World’s First-of-Its-Kind Clinical Trial Says Matcha Improves Sleep, Social Cognitive Functions

The world’s first clinical trial to assess matcha’s inhibitory effects on the decline of cognitive function in older adults with mild cognitive impairment, pre-stage dementia and subjective cognitive decline was recently conducted.

The results of the study were presented on Aug. 2 in San Diego, Calif., at the Alzheimer’s Association International Conference – the largest international conference on advancing dementia science and sharing research that can lead to the prevention, diagnosis and treatment of Alzheimer’s disease.

The research was jointly conducted by MCBI Inc., a venture corporation established by the University of Tsukuba, and ITO EN, Ltd. Research collaborators included Professor Tetsuaki Arai and Dr. Takashi Asada.

Through the clinical study, researchers found that the daily intake of matcha was associated with an improvement in sleep quality and social cognitive function.

Matcha, which has been popular in Japan for centuries and continues to become more popular in the United States, contains catechin and theanine. Previous studies, according to the researchers, suggested that catechin reduces blood cholesterol levels and body fat and also improves working memory, while theanine relieves stress and improves sleep and working memory. Additionally, it has been reported that the short-term intake of matcha can increase attentiveness and the accuracy of decision making in middle-aged and older adults.

In this new clinical study, participants undertook cognitive function evaluations, blood-based biomarkers, kinetic analyses (blood tea component levels), neuroimaging (fNIRS and Amyloid PET imaging) and sleep evaluations before and after the intervention involving the long-term intake of matcha, to comprehensively analyze the effects of matcha and changes in biomarkers.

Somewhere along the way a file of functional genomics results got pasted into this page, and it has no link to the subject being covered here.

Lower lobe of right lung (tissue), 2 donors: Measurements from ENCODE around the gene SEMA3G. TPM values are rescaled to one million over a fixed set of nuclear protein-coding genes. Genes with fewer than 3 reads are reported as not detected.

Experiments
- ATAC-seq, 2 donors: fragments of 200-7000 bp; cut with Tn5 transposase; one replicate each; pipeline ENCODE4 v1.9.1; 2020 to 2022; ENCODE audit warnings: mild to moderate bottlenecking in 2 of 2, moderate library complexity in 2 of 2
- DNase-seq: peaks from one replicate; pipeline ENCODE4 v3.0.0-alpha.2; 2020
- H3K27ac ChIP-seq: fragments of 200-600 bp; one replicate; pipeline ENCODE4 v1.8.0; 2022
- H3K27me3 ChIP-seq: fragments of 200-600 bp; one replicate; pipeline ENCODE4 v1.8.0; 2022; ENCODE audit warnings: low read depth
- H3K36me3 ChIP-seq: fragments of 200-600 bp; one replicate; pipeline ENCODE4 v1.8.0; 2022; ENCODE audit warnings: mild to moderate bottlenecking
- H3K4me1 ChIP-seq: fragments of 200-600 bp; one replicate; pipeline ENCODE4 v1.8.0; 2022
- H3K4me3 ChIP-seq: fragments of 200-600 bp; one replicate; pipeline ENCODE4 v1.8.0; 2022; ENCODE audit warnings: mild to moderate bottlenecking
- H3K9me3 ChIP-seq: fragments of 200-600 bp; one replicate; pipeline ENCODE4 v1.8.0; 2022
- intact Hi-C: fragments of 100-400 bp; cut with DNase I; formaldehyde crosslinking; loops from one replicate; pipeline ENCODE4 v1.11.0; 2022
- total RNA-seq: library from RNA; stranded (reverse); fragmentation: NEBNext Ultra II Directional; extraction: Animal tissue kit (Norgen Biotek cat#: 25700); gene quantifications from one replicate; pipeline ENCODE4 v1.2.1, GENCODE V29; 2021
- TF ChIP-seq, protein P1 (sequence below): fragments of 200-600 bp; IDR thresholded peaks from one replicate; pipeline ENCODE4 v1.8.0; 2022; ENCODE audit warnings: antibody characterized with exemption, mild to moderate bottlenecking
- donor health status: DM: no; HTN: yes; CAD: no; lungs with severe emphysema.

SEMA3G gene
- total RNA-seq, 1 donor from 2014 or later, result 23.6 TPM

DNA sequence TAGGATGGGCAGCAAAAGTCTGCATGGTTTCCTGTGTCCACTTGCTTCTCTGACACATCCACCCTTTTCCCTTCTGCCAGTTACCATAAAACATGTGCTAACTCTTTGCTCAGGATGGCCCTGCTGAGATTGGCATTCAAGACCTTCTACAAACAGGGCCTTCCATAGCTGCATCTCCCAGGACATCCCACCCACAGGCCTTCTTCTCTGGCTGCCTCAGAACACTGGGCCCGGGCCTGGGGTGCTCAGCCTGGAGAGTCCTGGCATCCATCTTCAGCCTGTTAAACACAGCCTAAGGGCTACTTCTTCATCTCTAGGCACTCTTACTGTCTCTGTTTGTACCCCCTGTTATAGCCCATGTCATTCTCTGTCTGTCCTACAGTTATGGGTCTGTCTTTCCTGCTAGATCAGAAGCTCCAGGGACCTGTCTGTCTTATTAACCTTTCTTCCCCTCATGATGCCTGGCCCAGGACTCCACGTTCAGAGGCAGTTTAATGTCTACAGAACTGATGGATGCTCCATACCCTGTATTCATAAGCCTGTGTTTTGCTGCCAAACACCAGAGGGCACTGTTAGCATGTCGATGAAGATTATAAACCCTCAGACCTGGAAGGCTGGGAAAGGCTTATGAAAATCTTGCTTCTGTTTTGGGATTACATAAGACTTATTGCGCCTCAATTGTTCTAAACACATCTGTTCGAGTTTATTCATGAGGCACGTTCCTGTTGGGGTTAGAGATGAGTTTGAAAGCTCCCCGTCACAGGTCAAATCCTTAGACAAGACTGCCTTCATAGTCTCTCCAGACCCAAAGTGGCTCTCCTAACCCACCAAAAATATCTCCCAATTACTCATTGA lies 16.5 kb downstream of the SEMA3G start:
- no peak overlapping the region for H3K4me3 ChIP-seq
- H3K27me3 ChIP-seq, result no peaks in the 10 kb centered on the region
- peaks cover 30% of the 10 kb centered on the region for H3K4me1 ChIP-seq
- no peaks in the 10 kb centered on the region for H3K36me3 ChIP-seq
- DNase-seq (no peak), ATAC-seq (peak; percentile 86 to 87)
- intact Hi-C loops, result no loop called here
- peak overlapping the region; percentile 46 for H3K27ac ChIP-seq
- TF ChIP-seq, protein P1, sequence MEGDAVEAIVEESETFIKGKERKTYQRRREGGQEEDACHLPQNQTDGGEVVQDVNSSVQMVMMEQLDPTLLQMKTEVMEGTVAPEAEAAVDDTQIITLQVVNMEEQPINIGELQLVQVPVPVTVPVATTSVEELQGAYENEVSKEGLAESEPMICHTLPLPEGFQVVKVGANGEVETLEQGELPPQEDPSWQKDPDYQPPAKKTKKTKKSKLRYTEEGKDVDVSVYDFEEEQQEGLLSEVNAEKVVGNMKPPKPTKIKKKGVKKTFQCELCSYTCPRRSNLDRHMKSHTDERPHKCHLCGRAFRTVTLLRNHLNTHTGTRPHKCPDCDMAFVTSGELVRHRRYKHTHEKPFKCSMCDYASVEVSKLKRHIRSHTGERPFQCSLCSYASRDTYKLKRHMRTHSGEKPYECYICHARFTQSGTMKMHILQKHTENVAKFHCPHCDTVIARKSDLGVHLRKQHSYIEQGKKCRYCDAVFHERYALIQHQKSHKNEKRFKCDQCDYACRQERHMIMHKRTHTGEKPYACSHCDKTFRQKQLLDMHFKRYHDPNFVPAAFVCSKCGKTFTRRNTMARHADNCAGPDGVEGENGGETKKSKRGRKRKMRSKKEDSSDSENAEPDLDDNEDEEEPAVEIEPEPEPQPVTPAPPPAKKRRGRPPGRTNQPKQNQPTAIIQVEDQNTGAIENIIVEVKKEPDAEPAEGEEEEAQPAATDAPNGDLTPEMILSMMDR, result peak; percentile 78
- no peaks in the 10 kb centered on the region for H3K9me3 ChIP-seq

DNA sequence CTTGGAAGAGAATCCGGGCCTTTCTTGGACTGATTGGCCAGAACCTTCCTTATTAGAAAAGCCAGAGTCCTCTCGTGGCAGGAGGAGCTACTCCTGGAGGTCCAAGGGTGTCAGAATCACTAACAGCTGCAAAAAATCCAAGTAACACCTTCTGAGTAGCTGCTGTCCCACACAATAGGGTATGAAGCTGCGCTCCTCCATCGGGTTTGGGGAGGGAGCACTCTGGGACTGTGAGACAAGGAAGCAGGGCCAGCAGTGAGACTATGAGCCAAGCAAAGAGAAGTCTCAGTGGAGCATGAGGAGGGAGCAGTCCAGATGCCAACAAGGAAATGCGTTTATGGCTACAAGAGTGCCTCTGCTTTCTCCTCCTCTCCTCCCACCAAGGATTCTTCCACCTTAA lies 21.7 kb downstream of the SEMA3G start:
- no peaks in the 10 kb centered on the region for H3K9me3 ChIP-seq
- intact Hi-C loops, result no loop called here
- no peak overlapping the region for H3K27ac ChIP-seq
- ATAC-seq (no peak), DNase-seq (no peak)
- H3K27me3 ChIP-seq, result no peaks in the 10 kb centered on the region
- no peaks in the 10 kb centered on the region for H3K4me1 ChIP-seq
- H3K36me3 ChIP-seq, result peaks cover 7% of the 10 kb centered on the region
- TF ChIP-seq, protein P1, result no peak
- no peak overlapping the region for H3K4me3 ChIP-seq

This trial was conducted as a double blind placebo-controlled randomized comparative study of 99 participants diagnosed with mild cognitive impairment, the pre-stage of dementia, or subjective cognitive decline, the preclinical stage of Alzheimer’s disease, selected from 939 participants aged 60 to 85. The goal was to investigate the effect of the long-term intake of matcha on cognitive function, etc.

Participants in the matcha group took matcha capsules (two grams of matcha per day) for 12 months, while participants in the placebo group used capsules filled with colored corn starch. Changes in the endpoints from the start of the study to month 12 were statistically validated using mixed effects models.

The Pittsburgh Sleep Quality Index (PSQI) was used to evaluate quality of sleep, revealing a trend toward a decrease in PSQI scores and an improvement in the quality of sleep in the matcha group of participants. As a result of conducting neuropsychological tests and screenings for dementia and mild cognitive impairments, there was no difference in the cognitive function scores of the matcha group and the placebo group.

When cognitive function was evaluated using Cognitrax for each brain region, the matcha group showed a significant improvement in social cognition assessed with a facial expression recognition test – specifically, the precision of their perception of emotions based on facial expression compared to the placebo group.

The researchers noted that they view the value of tea with a scientific eye and engaged in the research to propose lifestyle improvements to enable people to live fulfilling lives in the era of the 100-year life expectancy.

Through the research initiative, ITO EN and MCBI said they’ll work on contributing to the realization of healthy and rich living, as well as a sustainable society, through efforts to enable the elderly to live fulfilling lives in a super-aging society.

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